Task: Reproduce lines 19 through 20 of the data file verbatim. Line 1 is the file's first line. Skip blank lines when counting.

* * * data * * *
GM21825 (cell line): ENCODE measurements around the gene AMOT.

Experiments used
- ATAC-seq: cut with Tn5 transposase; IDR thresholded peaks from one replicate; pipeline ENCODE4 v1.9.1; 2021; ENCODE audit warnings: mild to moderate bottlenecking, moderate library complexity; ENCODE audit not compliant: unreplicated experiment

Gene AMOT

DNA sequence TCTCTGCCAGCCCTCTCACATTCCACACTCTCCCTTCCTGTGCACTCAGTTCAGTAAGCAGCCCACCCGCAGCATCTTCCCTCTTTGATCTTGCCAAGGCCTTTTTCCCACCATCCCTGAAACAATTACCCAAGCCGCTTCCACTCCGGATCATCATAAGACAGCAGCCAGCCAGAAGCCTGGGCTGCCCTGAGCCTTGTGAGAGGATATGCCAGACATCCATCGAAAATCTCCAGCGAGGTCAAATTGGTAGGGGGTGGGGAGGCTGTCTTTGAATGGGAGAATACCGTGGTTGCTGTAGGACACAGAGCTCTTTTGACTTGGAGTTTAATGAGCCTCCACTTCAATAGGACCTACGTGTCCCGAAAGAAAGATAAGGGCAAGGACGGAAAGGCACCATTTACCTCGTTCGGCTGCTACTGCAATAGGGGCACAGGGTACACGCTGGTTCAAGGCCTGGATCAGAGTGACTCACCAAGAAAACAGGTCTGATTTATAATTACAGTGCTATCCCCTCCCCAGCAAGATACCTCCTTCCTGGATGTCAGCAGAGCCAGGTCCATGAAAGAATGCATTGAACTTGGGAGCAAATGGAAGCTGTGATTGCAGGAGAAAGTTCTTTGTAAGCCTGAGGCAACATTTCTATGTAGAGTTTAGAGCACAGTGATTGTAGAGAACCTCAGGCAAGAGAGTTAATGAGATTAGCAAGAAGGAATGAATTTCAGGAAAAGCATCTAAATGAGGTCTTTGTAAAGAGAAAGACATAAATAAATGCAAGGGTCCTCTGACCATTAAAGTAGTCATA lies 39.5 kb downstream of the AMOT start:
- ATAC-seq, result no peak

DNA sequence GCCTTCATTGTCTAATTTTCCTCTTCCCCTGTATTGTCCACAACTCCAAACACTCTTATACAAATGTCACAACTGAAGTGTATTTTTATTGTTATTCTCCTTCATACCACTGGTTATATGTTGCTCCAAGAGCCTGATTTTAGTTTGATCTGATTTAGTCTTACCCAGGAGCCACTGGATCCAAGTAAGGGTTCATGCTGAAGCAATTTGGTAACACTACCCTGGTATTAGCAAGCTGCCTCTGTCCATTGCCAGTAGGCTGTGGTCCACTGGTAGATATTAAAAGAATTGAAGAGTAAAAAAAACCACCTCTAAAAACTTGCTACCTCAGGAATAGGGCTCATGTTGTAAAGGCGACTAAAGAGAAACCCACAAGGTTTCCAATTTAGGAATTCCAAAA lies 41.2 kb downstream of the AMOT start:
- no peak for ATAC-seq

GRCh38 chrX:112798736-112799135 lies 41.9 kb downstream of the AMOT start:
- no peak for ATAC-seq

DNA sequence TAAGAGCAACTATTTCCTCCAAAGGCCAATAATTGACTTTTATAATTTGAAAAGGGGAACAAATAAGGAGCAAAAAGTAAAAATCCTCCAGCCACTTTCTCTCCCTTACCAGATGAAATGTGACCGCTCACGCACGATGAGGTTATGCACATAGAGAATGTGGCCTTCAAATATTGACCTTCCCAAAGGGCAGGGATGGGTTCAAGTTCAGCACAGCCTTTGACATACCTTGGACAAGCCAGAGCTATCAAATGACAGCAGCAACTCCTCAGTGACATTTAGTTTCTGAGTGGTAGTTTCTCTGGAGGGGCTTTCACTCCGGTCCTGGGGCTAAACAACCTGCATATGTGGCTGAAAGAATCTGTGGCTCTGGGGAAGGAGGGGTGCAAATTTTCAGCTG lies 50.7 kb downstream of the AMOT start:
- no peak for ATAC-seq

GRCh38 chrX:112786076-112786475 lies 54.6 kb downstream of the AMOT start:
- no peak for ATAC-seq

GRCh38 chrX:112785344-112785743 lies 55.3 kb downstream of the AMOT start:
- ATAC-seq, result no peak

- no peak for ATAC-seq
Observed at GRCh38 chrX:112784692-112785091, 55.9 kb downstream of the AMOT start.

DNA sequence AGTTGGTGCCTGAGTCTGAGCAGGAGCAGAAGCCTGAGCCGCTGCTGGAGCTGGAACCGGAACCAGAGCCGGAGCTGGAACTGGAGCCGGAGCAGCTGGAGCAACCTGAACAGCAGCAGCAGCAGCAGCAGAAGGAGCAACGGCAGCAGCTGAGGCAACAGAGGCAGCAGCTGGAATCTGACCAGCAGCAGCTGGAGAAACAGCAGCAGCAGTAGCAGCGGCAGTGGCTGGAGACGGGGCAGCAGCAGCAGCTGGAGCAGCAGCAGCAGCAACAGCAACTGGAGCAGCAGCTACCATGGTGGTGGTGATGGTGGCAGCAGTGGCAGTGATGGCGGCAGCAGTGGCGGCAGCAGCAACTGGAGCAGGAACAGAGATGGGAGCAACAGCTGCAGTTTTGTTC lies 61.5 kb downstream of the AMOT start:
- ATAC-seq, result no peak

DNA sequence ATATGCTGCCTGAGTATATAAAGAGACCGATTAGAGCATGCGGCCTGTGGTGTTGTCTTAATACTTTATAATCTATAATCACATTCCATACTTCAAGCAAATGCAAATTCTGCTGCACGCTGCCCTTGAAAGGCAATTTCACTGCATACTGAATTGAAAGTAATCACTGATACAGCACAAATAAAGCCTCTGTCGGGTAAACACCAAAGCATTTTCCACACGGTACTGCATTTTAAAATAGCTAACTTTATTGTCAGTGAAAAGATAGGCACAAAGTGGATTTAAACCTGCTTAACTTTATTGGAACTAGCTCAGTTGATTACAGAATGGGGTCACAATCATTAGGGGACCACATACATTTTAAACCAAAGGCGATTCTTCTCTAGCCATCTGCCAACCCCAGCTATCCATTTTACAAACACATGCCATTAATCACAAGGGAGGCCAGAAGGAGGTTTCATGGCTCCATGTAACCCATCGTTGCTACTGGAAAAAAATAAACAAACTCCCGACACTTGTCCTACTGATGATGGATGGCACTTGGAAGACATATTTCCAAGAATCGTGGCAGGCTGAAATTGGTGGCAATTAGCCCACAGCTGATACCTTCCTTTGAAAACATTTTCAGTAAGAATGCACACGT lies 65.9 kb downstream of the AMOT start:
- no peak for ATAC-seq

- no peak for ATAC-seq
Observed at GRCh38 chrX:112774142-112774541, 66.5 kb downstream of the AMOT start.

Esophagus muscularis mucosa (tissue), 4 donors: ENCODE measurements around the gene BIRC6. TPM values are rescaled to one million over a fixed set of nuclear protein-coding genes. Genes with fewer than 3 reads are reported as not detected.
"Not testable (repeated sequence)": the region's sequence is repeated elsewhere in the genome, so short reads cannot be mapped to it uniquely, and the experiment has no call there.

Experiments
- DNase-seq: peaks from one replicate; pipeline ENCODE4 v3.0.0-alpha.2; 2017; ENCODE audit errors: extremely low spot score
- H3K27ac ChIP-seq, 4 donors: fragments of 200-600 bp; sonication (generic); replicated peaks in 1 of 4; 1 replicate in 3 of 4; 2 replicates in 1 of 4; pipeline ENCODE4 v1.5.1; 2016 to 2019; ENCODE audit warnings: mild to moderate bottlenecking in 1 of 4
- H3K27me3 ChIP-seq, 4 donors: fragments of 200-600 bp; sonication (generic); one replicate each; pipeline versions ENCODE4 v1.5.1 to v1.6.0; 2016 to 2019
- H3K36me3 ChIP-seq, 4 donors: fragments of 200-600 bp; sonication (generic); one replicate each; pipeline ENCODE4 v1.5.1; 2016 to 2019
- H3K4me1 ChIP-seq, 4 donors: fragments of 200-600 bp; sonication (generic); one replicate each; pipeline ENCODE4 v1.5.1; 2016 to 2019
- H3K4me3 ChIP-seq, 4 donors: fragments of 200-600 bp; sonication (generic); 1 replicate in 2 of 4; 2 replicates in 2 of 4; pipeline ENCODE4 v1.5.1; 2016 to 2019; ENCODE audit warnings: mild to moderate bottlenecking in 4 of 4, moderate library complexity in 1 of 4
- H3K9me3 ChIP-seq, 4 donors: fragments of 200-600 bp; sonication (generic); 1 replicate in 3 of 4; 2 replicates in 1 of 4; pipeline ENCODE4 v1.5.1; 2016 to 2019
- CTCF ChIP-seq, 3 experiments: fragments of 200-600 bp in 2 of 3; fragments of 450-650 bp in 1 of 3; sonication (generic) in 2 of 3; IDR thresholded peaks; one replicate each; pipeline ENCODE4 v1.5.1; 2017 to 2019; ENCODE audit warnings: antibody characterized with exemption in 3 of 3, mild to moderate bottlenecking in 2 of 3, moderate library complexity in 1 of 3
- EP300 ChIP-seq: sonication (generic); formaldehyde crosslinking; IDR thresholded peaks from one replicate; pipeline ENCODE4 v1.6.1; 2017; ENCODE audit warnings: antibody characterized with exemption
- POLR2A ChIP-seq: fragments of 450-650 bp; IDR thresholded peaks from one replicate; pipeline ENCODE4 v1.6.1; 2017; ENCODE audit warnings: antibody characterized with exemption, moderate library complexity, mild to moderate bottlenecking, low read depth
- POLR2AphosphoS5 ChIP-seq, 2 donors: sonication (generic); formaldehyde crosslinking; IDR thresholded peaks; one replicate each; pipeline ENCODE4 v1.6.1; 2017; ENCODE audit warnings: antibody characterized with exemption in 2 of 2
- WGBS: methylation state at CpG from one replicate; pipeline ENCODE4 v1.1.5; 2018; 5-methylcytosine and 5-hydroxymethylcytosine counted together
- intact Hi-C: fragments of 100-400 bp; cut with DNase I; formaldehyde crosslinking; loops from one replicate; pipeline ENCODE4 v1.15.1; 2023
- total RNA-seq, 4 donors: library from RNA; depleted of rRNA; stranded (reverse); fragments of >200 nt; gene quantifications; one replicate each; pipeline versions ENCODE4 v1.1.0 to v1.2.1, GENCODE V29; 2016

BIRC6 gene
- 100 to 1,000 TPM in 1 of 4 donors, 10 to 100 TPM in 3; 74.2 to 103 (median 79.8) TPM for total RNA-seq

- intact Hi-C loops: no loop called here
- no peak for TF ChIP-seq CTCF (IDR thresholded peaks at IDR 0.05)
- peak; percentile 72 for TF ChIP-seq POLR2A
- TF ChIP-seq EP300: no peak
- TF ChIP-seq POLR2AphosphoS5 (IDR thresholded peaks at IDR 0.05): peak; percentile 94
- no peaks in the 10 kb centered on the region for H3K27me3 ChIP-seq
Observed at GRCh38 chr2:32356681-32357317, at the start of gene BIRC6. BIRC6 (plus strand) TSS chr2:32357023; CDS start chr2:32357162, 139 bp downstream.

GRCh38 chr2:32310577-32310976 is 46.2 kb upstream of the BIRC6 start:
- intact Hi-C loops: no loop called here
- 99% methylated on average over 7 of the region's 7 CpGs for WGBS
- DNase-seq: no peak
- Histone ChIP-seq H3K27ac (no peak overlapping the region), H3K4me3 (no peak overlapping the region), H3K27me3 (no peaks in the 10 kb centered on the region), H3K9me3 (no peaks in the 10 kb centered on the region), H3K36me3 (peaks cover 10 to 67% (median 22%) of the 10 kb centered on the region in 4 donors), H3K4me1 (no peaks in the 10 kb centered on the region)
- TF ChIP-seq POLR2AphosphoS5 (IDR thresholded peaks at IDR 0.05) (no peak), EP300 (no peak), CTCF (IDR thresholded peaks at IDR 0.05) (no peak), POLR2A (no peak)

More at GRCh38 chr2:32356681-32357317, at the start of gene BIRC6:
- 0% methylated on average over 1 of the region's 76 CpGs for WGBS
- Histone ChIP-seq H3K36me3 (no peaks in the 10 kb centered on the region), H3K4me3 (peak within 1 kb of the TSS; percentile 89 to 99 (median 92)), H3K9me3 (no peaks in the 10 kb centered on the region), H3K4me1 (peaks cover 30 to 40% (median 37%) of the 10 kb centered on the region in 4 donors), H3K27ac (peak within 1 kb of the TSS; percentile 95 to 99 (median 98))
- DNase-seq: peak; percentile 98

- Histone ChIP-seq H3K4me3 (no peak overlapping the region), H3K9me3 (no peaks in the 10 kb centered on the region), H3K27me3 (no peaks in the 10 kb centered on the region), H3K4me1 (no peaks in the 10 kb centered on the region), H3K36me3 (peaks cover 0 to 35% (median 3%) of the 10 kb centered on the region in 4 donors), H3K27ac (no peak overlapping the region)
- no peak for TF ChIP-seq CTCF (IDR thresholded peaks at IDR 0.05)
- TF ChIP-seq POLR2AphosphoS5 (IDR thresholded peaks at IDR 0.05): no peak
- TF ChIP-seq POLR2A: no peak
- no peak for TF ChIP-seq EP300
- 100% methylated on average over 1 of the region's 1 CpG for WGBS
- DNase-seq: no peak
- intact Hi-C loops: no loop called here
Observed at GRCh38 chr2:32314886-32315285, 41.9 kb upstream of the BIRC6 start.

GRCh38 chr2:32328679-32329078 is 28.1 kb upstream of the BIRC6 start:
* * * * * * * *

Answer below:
DNA sequence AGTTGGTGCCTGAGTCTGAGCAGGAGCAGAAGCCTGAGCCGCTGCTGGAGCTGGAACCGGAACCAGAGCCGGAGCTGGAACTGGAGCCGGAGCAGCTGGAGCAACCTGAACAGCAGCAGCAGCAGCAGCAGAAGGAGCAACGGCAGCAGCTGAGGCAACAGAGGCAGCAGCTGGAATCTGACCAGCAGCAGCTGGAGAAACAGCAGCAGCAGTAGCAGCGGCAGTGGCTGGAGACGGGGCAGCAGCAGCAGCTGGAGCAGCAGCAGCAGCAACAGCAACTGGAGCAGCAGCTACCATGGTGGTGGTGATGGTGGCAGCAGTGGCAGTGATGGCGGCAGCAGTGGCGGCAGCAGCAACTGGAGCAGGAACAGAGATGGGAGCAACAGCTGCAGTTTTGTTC lies 61.5 kb downstream of the AMOT start:
- ATAC-seq, result no peak